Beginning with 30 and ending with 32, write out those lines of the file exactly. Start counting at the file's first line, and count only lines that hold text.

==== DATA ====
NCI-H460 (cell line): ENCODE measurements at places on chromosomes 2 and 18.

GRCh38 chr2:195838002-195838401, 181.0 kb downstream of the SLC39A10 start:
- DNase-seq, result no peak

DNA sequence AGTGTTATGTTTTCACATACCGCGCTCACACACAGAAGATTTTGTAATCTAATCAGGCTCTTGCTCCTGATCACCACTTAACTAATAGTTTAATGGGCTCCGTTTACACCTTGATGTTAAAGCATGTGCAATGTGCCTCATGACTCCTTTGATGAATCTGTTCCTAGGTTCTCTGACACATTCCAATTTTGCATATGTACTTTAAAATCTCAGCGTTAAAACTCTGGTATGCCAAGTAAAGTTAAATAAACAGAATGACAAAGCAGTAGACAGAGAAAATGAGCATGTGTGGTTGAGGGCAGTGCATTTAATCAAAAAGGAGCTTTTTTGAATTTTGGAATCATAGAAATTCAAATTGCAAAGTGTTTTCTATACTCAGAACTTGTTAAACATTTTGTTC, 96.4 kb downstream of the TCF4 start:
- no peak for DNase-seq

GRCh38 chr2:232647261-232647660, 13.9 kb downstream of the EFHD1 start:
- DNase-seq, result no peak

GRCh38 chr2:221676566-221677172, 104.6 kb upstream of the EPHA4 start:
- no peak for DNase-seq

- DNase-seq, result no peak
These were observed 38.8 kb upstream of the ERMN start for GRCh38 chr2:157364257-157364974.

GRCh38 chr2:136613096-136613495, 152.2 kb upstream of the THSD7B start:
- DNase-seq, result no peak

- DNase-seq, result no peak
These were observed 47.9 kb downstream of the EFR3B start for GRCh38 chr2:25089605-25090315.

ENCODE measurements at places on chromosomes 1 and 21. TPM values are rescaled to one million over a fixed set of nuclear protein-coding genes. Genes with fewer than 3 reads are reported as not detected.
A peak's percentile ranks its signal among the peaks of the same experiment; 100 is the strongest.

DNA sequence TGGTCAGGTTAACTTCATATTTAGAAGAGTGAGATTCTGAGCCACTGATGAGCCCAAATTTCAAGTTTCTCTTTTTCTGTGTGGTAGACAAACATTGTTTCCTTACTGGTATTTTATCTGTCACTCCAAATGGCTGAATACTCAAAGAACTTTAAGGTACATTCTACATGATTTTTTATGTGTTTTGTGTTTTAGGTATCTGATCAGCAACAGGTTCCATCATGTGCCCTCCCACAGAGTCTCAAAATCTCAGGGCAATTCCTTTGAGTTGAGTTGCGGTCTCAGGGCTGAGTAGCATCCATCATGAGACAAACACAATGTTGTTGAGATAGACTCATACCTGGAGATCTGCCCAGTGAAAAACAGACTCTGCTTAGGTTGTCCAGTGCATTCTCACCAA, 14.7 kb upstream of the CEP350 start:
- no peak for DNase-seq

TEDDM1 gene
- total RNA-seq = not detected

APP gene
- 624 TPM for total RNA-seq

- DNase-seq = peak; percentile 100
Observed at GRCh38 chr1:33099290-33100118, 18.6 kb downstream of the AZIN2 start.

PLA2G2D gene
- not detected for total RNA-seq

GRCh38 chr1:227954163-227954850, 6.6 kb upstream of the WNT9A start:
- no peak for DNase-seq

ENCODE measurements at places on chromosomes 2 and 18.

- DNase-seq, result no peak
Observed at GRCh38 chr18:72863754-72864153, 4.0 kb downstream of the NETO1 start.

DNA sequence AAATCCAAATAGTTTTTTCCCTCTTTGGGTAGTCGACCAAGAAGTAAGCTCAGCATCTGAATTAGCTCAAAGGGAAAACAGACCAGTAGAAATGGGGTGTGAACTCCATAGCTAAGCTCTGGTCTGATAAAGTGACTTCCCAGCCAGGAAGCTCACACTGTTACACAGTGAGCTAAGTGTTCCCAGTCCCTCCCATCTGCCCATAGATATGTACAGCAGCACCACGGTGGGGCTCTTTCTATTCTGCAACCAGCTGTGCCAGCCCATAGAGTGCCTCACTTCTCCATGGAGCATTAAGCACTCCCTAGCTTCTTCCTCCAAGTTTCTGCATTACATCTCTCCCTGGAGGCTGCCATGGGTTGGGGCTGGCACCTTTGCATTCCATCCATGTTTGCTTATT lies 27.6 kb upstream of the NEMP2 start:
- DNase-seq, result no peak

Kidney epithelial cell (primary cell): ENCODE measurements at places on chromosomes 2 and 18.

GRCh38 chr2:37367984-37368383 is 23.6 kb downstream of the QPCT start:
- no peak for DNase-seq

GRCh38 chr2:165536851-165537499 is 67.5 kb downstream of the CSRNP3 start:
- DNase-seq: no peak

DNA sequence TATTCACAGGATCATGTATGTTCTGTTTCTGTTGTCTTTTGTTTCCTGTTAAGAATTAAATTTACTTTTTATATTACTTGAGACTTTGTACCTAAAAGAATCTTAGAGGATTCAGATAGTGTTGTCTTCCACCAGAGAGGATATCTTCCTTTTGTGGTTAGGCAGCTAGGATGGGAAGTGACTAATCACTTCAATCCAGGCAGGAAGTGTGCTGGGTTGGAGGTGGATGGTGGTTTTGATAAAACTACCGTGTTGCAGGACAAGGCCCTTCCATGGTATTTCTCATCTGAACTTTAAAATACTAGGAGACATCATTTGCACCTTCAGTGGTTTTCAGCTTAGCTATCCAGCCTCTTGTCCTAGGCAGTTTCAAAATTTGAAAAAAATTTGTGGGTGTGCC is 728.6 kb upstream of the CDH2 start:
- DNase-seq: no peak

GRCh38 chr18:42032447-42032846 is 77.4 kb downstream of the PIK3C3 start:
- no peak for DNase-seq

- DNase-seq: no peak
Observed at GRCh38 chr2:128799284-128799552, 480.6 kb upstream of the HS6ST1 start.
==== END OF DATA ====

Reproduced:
ENCODE measurements at places on chromosomes 2 and 18.

- DNase-seq, result no peak
Observed at GRCh38 chr18:72863754-72864153, 4.0 kb downstream of the NETO1 start.